So what does that have to do with teaching?
Well, what we do as teachers is about relationship and community. And while I'm not much for the cult of personality around the teacher being the Centre of The Classroom, most of us become some variety of stand-up comedian because we have a built-in captive audience.
And Ze Frank is the master of cross-curricular real-world relevant collaborative projects.
His audience made the Earth a sandwich, asked people to dress up vacuum cleaners in human clothes, tracked down a random guy (only known by his first name and his voice, and his audience found him in TWO DAYS) and made him a series of remixes of and a music video for a song he wrote called "Whip Somebody's Ass," made purposely ugly myspace pages, and so much more.
So how can you harness the power of Ze Frank's collaborative projects?
First, copy them.
After that, I give students a few tips and send them to work. We've made our own versions of Sad Cat Diary and Sad Dog Diary. We used the True Facts about Morgan Freeman and they made a True Facts about Donald Trump. We play Worst Ever using things around our school.
This is primarily about giving students enough structure to feel safe to try things out while also teaching them the basics of iMovie, using Creative Commons licensed media, and how to share and upload finished videos.
Writers learn by trying out the styles of other writers, so why not learn from people who are awesome at creative projects and media?
Another way to use Ze Frank's work is to use it as inspiration for an original creation.
We watch something together, break it down, and students then plan an original idea that is related by theme or content. We watch Nerdfight and students make a video showing their own version of a nerd fight. We watch the League of Awesome Olympics and students make their own events. We analyse the intros for the recurring segment Ride the Fire Eagle Danger Day and then create stop-motion animations or RSA-style animations of their own.
Some of my students' best work comes from these assignments. There is less structure, but enough of a focus for them to take bigger risks.
Lastly, we can learn from Ze's philosophy about learning, the creative process and happiness.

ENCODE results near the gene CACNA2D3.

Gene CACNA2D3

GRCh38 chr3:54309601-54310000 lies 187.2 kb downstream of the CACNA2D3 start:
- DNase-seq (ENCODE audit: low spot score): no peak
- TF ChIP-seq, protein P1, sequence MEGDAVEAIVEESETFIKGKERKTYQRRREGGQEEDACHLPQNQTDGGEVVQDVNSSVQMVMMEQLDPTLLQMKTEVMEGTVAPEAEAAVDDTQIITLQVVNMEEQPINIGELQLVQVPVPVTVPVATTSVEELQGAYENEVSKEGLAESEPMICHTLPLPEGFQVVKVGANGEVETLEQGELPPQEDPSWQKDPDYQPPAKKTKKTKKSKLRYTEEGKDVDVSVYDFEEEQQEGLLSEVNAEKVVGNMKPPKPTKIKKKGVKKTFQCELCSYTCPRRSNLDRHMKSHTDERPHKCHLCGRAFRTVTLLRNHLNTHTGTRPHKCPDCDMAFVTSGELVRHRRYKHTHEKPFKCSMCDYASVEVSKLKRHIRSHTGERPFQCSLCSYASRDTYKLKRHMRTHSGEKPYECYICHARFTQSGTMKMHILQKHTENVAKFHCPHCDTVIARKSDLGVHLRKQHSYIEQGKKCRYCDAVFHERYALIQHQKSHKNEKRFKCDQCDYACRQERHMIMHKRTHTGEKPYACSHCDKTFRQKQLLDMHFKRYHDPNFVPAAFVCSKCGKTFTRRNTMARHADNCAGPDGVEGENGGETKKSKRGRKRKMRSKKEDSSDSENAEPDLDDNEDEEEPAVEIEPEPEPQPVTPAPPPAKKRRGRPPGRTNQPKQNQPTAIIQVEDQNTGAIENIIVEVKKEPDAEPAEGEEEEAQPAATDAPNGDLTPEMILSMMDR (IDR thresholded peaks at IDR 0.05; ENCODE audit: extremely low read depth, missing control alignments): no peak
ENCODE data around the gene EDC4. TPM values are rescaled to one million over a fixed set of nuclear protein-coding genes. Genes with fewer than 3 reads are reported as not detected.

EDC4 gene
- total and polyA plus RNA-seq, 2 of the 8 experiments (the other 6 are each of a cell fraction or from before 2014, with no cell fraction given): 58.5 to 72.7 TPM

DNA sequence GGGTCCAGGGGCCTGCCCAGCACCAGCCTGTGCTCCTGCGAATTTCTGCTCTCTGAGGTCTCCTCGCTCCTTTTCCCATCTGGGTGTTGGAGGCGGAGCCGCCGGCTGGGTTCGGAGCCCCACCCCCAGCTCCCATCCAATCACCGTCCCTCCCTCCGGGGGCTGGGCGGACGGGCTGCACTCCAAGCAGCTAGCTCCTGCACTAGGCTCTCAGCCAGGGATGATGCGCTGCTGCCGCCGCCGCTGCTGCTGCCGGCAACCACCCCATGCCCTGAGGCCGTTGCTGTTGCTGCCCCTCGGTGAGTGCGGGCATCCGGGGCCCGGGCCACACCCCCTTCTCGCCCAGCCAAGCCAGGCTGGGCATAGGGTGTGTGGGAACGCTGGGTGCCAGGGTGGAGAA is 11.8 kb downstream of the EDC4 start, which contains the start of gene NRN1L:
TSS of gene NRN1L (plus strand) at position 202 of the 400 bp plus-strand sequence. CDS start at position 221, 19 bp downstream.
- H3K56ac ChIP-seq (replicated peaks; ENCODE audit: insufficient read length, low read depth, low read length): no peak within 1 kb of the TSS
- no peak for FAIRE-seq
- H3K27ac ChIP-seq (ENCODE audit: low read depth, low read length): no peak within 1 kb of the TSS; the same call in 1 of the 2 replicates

He made a video about finding ways to make yourself feel happy, and we tried out many of his suggestions, like Sad Sad Happy Tube and High-fiving the Universe. My favourite is Happy Typing, though. You can see all of those in the video I linked at the start of the post. Then students made their own games, like making a human burrito, or laughing without smiling.
Whenever the kids need a boost (especially during SBAC testing!), we pull out those activities and the mood totally changes.
I also teach students about Ze Frank's philosophy on finishing. We make finishing stamps to put on the work we're pushing out into the world.
We use his brainstorming technique on all major pieces of writing and major projects.
We use the Teen Brain video as a start to the conversation about the unique challenges and awesomeness of the teenage brain, and how that impacts learning. We also use his study strategy to learn the really important stuff.
I use these projects in both my Humanities class and my Digital Storytelling class. All of these can be linked to Common Core standards in English, as well as technology and design standards. Hell, a lot of them could be used for content-dense curriculum like History as well. Instead of True Facts about Donald Trump, students could do True Facts about Genghis Khan or Zheng He. Their nerd fight could be between two historical figures. Their olympic events could be actual games from history.
This slide deck hosts the curriculum with instructions and ancillary media. Please use them, and if you come up with something better than what I have, please share it back with me! If you use them in your classroom, let me know how it goes!
After all, learning *coughstealingcough* from Ze Frank is a community effort.